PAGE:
Shelley’s Story: Psoriasis Treatment Is More Than Skin-Deep

Shelley lived with severe psoriasis for her whole life until a RUSH physician listened, provided treatment and gave her hope
Shelley Messer stands in front of a window in winter.

Shelley Messer’s children may have grown up, moved out and had kids of their own, but the 62-year-old, proud grandmother’s caring instincts haven’t gone anywhere. “For fun, I watch a little girl down the street, just to have something to do. She’s 16 months old now,” Shelley says with a big smile. “My grandchildren live in North Carolina, so I needed a child fix.”

Of course, that little one is starting to move around — quickly. And while Shelley is keeping up with the tyke these days, it wasn’t long ago that moving was a painful struggle. Since she was a child, herself, Shelley has had severe psoriasis.

“I couldn’t walk on the heels of my feet. They would crack open. My feet were bleeding, and I was just miserable,” Shelley says. “It felt like I was walking on sharp little knives all the time because my skin was so sensitive and so callous and coated with psoriasis that any little step was just miserable.”

Psoriasis below the surface

Many people have heard of psoriasis and understand that it is a skin condition. “The classic form of psoriasis involves red, scaly, circular lesions, what we call plaques, that commonly affect the elbows, the knees, the scalp, but can also affect the nails and sometimes other parts of the body,” says David Reid, MD, chief of dermatology at RUSH.

But the effects of psoriasis can reach more than just the skin. Shelley, for example, also developed psoriatic arthritis, a condition that causes joint pain and made movement even more difficult for her. It appears in about a third of psoriasis patients, according to Reid. 

Psoriasis can also be associated with cardiovascular disease, metabolic syndrome and diabetes, not to mention the toll it can take on a person’s self-esteem and mental health, worsening conditions like depression and anxiety.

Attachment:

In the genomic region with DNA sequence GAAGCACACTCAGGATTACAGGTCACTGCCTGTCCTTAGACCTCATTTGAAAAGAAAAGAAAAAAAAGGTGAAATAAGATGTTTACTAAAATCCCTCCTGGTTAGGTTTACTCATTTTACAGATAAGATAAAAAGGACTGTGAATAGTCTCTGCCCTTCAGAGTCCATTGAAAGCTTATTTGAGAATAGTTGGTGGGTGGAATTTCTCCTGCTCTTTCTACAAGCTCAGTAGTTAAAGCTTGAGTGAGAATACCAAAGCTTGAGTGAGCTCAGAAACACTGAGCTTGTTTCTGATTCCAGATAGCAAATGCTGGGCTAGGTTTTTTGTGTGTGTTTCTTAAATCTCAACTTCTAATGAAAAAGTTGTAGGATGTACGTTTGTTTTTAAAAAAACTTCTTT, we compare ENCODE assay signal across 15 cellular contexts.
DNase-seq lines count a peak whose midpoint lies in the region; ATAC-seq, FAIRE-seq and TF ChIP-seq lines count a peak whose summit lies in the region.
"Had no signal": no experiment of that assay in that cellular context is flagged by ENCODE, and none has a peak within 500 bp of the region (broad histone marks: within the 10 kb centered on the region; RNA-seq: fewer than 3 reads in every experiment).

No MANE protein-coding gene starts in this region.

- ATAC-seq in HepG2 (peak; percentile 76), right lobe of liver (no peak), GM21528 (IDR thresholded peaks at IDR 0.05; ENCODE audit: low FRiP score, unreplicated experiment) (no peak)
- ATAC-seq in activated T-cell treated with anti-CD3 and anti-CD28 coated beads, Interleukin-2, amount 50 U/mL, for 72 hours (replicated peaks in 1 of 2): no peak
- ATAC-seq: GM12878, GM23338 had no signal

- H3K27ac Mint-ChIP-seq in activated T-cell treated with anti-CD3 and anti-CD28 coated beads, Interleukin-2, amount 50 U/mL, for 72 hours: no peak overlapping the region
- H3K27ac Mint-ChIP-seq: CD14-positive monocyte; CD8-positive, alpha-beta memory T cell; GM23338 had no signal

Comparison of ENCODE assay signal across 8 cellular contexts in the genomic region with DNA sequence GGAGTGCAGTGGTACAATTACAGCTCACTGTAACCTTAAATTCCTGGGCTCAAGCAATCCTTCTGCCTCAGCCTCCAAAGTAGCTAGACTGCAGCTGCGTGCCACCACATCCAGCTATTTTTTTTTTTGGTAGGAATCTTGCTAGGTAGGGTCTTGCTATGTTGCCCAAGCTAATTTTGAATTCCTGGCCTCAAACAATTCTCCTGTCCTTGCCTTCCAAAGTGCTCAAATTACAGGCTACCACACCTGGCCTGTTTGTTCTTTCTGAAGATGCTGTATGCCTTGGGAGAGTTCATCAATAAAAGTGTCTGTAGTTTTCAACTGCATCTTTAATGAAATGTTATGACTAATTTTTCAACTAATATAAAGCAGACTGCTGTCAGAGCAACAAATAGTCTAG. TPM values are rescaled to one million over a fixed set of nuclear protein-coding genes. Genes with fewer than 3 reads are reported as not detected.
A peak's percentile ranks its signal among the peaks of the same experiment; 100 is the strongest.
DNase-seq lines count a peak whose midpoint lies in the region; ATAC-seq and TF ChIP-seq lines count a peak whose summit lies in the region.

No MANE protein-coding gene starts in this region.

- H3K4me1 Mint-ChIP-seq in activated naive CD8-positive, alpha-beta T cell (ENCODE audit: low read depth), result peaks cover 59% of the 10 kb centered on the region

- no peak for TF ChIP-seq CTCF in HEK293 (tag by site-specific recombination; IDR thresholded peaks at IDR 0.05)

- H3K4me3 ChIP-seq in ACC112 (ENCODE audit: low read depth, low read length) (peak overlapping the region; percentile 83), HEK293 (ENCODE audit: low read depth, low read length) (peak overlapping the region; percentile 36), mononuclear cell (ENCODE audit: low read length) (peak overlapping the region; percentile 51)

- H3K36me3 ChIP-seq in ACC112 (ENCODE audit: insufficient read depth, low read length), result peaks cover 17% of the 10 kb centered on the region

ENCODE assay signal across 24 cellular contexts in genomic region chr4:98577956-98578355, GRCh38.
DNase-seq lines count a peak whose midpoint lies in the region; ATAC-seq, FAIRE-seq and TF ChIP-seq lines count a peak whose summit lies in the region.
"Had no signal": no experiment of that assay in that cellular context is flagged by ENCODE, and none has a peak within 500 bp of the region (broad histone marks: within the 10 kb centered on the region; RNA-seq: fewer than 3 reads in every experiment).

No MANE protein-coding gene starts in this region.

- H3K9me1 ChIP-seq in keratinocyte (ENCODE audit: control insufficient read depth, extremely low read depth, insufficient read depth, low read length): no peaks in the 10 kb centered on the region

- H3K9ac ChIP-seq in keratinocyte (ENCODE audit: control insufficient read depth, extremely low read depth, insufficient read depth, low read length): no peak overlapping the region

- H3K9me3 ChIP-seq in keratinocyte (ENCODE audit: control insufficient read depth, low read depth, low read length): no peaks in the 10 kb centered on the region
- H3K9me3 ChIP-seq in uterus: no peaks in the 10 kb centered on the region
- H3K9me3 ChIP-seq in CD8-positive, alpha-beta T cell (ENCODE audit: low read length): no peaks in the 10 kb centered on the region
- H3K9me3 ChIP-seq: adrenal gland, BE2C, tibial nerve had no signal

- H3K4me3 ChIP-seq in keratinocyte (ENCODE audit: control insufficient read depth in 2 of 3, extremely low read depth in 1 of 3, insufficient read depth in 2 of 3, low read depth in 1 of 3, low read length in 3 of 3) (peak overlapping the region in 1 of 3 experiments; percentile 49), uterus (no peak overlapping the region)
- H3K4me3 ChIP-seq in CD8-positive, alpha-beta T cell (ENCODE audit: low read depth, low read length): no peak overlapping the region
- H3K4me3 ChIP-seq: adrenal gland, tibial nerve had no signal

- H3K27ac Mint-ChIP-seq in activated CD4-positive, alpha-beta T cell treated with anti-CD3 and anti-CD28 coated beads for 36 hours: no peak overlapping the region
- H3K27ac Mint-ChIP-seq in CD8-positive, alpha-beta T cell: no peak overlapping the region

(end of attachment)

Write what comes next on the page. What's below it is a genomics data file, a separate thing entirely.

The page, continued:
Shelley learned from an early age how the troubles that come with psoriasis go beyond skin irritation. “When kids were running around in shorts or short-sleeved shirts, I always covered up as much as I could because I didn’t want people to laugh at me or see what my body looked like. And children are very cruel. And even some adults are,” Shelley says.

A lifetime without relief

Shelley was only 10 years old when she first began treating her psoriasis. “Back then, it was the good ol’ pine tar remedy, you know. They would coat your head, and you would sit and not touch anything,” she says.

Her dermatologist couldn’t help much either. “All they did was give me an injection of cortisone in the hip and say, ‘Come back and see me when you have a flare-up.’ So, I was getting injections all the time.”

For almost her whole life, Shelley found little relief from her symptoms. As years went by and her condition worsened, she still held hope that modern treatments would catch up to her psoriasis. 

“I had seen three dermatologists in a period of five years, and they all got to the point where they told me that there was nothing further they could do for me. That I just had to learn to live with it,” Shelley says. “And I just kept thinking to myself, it’s modern medicine. There has to be something out there I can do.”